Rivera was a proud socialist who rejected the impact of Capitalism and within this painting he provides a contrast between the interests of the people and business. The Mexican Revolution would bring about a number of developments which would better serve the Mexican people and many of these new institutions would be related to public health. The fuller title refers in this painting to how the people of Mexico would demand improvements in the health system but that they were met with resistance at times. It is therefore socialist in values, and certainly displays the artist's own dislike for the richer members of society who stand to the right hand side and appear to be disinterested in helping the common man. Rivera is therefore proclaiming the importance of protest and revolution as a means to getting the right treatment for those without power in society, and that actually they could have a voice and influence if they were suitably organised and persistent. Socialist themes would continue throughout his work and also appeared in his wife's too, Frida Kahlo.
Sadly, despite improvements that were made, Mexico still suffers significant inequalities and so continues to strive for further development. The artist also touches on bureaucracy and corruption within The History of Medicine in Mexico: The People’s Demand for Better Health as a further impediment to success and these issues remain very relevant today, many decades later. The artist only ever wanted to see the poorer elements of society receive better treatment and he was passionate about socialist movements throughout his life, also becoming connected to Communist groups at times in his career and even going as far as producing portraits of some of their iconic leaders. Ultimately this would cause a clash when he started to work in the US which did not share quite the same following for left-leaning ideas as this, but he was still able to garner support for his work, such was his charm and clear technical ability. Rivera also took on other themes and content which helped to broaden his appeal within the US and Europe.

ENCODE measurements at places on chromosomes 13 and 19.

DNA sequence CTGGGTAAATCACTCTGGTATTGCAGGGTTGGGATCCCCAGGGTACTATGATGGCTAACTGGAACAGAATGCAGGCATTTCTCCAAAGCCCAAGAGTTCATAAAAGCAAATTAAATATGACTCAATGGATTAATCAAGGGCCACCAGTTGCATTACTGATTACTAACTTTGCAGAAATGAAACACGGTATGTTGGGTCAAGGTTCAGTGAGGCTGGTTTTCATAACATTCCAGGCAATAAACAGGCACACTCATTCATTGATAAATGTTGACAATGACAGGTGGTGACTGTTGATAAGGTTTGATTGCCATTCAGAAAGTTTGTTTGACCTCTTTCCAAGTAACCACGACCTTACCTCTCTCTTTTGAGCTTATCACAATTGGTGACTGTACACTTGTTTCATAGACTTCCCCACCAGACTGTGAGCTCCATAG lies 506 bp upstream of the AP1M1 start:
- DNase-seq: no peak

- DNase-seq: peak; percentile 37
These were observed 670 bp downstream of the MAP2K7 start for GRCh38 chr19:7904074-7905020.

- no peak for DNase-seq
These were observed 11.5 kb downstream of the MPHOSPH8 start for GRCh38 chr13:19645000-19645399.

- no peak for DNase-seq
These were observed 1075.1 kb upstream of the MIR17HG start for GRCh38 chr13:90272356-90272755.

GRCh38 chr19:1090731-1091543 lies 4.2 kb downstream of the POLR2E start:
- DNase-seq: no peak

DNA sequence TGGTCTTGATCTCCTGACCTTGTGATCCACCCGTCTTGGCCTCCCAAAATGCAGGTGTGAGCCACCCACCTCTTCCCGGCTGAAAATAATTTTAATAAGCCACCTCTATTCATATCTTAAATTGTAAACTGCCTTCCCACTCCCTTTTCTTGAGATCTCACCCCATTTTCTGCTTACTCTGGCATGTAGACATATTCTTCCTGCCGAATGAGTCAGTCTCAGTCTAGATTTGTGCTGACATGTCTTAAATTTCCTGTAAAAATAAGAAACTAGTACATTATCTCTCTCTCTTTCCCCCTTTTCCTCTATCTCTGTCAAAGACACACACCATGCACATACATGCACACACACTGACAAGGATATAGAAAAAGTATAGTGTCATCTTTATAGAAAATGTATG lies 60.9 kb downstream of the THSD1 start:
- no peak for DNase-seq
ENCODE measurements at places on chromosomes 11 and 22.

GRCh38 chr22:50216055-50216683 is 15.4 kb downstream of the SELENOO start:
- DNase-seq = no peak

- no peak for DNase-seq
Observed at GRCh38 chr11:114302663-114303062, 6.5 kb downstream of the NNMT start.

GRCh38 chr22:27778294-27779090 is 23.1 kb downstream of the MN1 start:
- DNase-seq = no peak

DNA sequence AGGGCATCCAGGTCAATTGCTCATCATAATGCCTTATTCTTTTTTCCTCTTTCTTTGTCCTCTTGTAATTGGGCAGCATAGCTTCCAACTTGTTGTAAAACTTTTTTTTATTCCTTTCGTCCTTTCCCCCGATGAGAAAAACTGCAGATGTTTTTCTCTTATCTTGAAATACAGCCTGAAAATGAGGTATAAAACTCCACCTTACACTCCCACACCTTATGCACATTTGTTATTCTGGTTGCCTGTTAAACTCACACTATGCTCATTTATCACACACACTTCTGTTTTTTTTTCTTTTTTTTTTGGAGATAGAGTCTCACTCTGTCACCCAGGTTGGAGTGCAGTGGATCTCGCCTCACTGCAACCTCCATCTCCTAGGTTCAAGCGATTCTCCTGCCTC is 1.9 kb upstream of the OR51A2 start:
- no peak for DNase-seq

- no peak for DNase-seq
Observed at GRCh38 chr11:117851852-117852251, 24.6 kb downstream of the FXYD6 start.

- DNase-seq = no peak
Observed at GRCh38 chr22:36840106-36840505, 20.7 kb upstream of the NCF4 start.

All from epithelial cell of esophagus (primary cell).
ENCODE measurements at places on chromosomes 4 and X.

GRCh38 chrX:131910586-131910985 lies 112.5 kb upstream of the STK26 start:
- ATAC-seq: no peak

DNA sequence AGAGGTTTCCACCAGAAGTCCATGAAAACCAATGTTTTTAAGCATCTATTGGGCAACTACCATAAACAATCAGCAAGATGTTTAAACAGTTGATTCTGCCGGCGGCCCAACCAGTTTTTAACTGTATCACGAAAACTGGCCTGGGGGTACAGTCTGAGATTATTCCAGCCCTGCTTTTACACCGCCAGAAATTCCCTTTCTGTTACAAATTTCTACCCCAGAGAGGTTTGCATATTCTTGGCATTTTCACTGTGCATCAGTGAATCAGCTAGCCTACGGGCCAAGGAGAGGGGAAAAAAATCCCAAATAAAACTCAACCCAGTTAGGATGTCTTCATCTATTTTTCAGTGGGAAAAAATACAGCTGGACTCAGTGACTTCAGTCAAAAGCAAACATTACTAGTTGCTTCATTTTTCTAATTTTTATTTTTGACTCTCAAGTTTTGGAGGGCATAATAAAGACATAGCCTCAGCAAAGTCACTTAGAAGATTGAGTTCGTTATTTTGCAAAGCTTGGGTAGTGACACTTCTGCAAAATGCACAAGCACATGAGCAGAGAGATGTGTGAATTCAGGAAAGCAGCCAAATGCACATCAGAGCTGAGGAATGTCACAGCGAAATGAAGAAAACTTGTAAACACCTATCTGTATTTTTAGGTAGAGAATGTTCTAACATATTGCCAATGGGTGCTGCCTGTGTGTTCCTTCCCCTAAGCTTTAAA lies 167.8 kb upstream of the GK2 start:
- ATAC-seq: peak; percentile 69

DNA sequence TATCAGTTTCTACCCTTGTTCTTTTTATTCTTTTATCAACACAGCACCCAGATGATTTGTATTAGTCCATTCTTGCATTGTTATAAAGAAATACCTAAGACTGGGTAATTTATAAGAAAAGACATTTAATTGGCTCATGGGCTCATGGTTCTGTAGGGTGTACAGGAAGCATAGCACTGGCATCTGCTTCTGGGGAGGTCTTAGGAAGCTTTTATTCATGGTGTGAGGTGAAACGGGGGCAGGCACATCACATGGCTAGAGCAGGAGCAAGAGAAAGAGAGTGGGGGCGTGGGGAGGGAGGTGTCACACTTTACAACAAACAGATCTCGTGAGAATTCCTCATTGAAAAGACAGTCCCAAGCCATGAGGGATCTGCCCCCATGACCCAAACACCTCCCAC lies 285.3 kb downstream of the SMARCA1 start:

Rivera is regarded as a key exponent of Social Realism and did so as a means of expression of his love for the common man. He always desired more power for those struggling in society and he regularly collaborated with other artists who broadly shared his political views. Socialism was strong within his native Mexico and so he would be encouraged to instill some of these views into his work for various commissions which started to flood in once his artistic reputation had been established. Today he is best known as a muralist, meaning items such as The History of Medicine in Mexico: The People’s Demand for Better Health are particularly important for understanding the key elements of his artistic style. See also his History of Mexico.